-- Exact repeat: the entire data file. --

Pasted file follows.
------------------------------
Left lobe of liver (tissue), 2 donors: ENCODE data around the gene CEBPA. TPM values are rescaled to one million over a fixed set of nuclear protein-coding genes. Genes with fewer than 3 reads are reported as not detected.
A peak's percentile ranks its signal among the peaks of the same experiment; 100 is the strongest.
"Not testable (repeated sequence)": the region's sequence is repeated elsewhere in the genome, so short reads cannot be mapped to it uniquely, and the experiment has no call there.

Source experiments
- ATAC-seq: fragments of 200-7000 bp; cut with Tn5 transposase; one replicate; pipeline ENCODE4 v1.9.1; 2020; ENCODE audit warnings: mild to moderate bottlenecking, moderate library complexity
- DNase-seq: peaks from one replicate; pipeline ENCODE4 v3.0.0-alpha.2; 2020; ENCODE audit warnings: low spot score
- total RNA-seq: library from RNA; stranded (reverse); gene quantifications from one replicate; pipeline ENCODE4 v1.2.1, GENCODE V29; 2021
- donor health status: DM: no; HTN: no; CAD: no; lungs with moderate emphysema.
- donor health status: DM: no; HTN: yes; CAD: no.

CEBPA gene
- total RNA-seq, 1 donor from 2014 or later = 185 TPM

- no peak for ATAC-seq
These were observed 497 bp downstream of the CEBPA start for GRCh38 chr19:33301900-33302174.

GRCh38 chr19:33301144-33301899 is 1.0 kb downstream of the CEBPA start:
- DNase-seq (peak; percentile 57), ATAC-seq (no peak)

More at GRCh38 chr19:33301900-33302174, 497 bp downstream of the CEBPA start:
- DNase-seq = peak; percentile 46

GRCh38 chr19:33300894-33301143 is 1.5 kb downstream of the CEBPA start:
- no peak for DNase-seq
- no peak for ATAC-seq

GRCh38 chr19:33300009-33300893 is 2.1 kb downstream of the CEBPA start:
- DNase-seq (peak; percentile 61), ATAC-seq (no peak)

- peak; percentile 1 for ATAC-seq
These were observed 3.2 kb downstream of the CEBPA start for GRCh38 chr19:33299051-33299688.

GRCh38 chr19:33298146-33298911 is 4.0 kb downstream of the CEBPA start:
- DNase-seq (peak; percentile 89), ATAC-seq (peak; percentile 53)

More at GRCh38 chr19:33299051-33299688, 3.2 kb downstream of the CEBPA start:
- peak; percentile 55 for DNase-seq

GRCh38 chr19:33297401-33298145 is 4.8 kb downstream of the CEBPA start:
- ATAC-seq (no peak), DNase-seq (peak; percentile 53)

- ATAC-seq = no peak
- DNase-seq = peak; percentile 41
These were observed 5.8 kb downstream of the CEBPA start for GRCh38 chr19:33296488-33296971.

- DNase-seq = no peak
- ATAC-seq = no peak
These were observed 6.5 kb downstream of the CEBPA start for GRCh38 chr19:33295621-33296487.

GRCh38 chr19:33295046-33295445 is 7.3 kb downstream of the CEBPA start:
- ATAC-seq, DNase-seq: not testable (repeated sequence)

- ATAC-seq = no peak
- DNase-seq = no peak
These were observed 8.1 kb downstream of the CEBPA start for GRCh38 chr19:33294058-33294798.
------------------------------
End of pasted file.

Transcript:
Left lobe of liver (tissue), 2 donors: ENCODE data around the gene CEBPA. TPM values are rescaled to one million over a fixed set of nuclear protein-coding genes. Genes with fewer than 3 reads are reported as not detected.
A peak's percentile ranks its signal among the peaks of the same experiment; 100 is the strongest.
"Not testable (repeated sequence)": the region's sequence is repeated elsewhere in the genome, so short reads cannot be mapped to it uniquely, and the experiment has no call there.

Source experiments
- ATAC-seq: fragments of 200-7000 bp; cut with Tn5 transposase; one replicate; pipeline ENCODE4 v1.9.1; 2020; ENCODE audit warnings: mild to moderate bottlenecking, moderate library complexity
- DNase-seq: peaks from one replicate; pipeline ENCODE4 v3.0.0-alpha.2; 2020; ENCODE audit warnings: low spot score
- total RNA-seq: library from RNA; stranded (reverse); gene quantifications from one replicate; pipeline ENCODE4 v1.2.1, GENCODE V29; 2021
- donor health status: DM: no; HTN: no; CAD: no; lungs with moderate emphysema.
- donor health status: DM: no; HTN: yes; CAD: no.

CEBPA gene
- total RNA-seq, 1 donor from 2014 or later = 185 TPM

- no peak for ATAC-seq
These were observed 497 bp downstream of the CEBPA start for GRCh38 chr19:33301900-33302174.

GRCh38 chr19:33301144-33301899 is 1.0 kb downstream of the CEBPA start:
- DNase-seq (peak; percentile 57), ATAC-seq (no peak)

More at GRCh38 chr19:33301900-33302174, 497 bp downstream of the CEBPA start:
- DNase-seq = peak; percentile 46

GRCh38 chr19:33300894-33301143 is 1.5 kb downstream of the CEBPA start:
- no peak for DNase-seq
- no peak for ATAC-seq

GRCh38 chr19:33300009-33300893 is 2.1 kb downstream of the CEBPA start:
- DNase-seq (peak; percentile 61), ATAC-seq (no peak)

- peak; percentile 1 for ATAC-seq
These were observed 3.2 kb downstream of the CEBPA start for GRCh38 chr19:33299051-33299688.

GRCh38 chr19:33298146-33298911 is 4.0 kb downstream of the CEBPA start:
- DNase-seq (peak; percentile 89), ATAC-seq (peak; percentile 53)

More at GRCh38 chr19:33299051-33299688, 3.2 kb downstream of the CEBPA start:
- peak; percentile 55 for DNase-seq

GRCh38 chr19:33297401-33298145 is 4.8 kb downstream of the CEBPA start:
- ATAC-seq (no peak), DNase-seq (peak; percentile 53)

- ATAC-seq = no peak
- DNase-seq = peak; percentile 41
These were observed 5.8 kb downstream of the CEBPA start for GRCh38 chr19:33296488-33296971.

- DNase-seq = no peak
- ATAC-seq = no peak
These were observed 6.5 kb downstream of the CEBPA start for GRCh38 chr19:33295621-33296487.

GRCh38 chr19:33295046-33295445 is 7.3 kb downstream of the CEBPA start:
- ATAC-seq, DNase-seq: not testable (repeated sequence)

- ATAC-seq = no peak
- DNase-seq = no peak
These were observed 8.1 kb downstream of the CEBPA start for GRCh38 chr19:33294058-33294798.